Pro-staff Contributor: Jeff Gustafson
With open seasons in numerous states and liberal seasons in most Canadian provinces, wolf hunting is a new activity for most hunters but one that is very intriguing. Wolves are one of the most majestic creatures in our woods simply due to their ability to go unseen given their high population. They are smart animals and ruthless predators who prey on everything from small game to moose.
Winter is the best time to hunt wolves for several reasons. They’re more likely to be seen because animals must be active to stay warm in cold temperatures. They also use deep snow to their advantage to catch prey. For the hunter, the pelts are also the best during the winter; before the wolves start to rub them off late in the season.
During the past several years of my experience guiding wolf hunts, I’ve learned that there are two ways to hunt these animals – baiting and calling. I’ve learned this mostly through trial and error because there isn’t a lot of information out there; many people talk about wolf hunting but few actually put the time in and do it. In Canada, most wolves are taken by ice anglers who happen to bring a gun with them on fishing trips and catch an animal crossing the ice. Other hunters harvest them incidentally while they are hunting other big game animals like deer, moose or elk.
The most effective way to hunt wolves, in my opinion, is to bait them with animal scraps. But this legal and fruitful way to attract these predators is far from easy. Sitting long hours in a ground blind in cold weather may not sound appealing to some people. But if you want to tag a trophy animal, suiting up in warm clothes and sitting it out remains the top tactic.
For winter hunting, suiting up in the warmest gear is essential. I like to start with the best of long underwear, like Under Armour Base 4.0. It is designed to keep you warm in extreme conditions. From there it’s important to continue layering out to a heavy outer layer. Staying warm is the toughest part of this hunt. Wearing the best boots you can get your feet in is also important because your feet are the hardest part of your body to keep warm. I trust Arctic Pro Muck Boots because between long sits on the stand and long days ice fishing I’ve never had cold feet. They are a top-notch product. Additionally, to help stay warm on those really cold days, when the temperatures fall below zero, I use a Mr. Heater Portable Buddy to help take the chill out of the blind.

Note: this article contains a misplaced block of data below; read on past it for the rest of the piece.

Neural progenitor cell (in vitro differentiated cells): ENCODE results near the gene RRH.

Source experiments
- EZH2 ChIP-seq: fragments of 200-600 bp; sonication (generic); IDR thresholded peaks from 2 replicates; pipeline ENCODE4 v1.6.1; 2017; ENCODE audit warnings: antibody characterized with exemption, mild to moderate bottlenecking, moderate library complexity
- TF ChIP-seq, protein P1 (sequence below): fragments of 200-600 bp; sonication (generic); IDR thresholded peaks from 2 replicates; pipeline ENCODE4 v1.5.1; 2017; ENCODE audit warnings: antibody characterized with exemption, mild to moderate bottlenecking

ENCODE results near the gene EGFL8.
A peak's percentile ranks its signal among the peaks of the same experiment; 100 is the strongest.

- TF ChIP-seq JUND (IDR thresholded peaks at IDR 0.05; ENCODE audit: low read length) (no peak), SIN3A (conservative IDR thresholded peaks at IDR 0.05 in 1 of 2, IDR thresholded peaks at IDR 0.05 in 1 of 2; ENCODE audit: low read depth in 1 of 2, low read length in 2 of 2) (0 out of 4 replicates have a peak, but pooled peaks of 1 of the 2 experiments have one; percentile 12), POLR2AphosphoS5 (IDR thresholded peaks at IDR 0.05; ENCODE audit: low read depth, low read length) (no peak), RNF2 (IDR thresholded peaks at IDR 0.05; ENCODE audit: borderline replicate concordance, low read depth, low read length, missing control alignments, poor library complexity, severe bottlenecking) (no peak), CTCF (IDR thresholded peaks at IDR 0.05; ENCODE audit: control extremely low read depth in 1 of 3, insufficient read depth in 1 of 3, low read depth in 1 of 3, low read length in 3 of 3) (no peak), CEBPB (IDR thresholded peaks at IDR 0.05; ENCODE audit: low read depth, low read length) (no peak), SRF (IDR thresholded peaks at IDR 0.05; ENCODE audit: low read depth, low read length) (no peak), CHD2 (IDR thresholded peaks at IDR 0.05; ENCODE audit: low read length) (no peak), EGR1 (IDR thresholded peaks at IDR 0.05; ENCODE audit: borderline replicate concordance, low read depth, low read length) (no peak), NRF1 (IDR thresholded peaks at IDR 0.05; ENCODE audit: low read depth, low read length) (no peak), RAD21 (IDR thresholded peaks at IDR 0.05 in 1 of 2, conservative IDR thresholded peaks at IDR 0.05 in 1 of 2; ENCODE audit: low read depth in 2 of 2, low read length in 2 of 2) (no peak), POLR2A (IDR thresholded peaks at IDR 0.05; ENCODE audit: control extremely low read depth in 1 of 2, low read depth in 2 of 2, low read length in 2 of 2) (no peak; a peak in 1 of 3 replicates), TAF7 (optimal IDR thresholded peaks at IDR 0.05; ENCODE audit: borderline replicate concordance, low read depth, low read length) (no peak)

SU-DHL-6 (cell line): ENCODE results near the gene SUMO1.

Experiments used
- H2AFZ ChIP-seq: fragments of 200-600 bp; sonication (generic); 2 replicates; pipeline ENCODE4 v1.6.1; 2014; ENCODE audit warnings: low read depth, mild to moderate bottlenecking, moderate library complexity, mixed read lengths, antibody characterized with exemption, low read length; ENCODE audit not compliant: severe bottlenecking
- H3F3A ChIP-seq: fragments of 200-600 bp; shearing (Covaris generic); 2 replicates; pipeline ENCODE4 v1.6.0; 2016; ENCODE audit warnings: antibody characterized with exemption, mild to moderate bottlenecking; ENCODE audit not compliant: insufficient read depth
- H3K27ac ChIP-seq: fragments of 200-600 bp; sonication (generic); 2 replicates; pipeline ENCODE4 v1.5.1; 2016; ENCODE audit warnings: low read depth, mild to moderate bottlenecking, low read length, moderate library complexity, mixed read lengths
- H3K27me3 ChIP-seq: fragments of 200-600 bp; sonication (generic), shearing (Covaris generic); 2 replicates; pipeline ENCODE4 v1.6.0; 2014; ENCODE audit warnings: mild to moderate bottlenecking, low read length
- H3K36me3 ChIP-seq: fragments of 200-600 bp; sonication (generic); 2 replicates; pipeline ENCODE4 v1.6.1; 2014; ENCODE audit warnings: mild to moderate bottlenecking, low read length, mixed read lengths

I set up my blinds and bait on small lakes or beaver ponds—locations where snowmobilers aren’t likely to pass by. I use the Primos Dark Horse Blind and conceal it as much as possible with small pine trees and bows. The blinds overlook the bait that I put out and freeze into ice wherever I can. Freezing the bait is key; or wolves will simply drag it away to chow down.
Where baiting isn’t permitted, calling wolves with electronic calls is a proven tactic. Some of my hunters have called in wolves using the FoxPro Firestorm Electronic Caller. This call has a good range so you can distance it from your position. Wolves have a great sense of smell, so placing the call way down wind is vital to your success. Fawn and rabbit distress sounds have worked well. The times that my hunters have called wolves in, they came right to the call—literally within feet of it. I can’t stress enough how smart these animals are!
To plan a trip of your own, visit Ontario’s Sunset Country; with its many resorts and professional guides you’ll be sure to have a great time. When you do, check out krugerfarms.com for all the gear you need for a successful winter wolf hunt!
Jeff Gustafson is a professional angler living in Kenora, Ontario on the shores of Lake of the Woods. Outdoor writer, fishing promoter and host of “Fishing with Gussy.” You’ll see him fishing the Walmart FLW Tour representing krugerfarms.com and Lund boats among others. You can follow him on Twitter (@GussyOutdoors) and like him on Facebook (facebook.com/gussyoutdoors).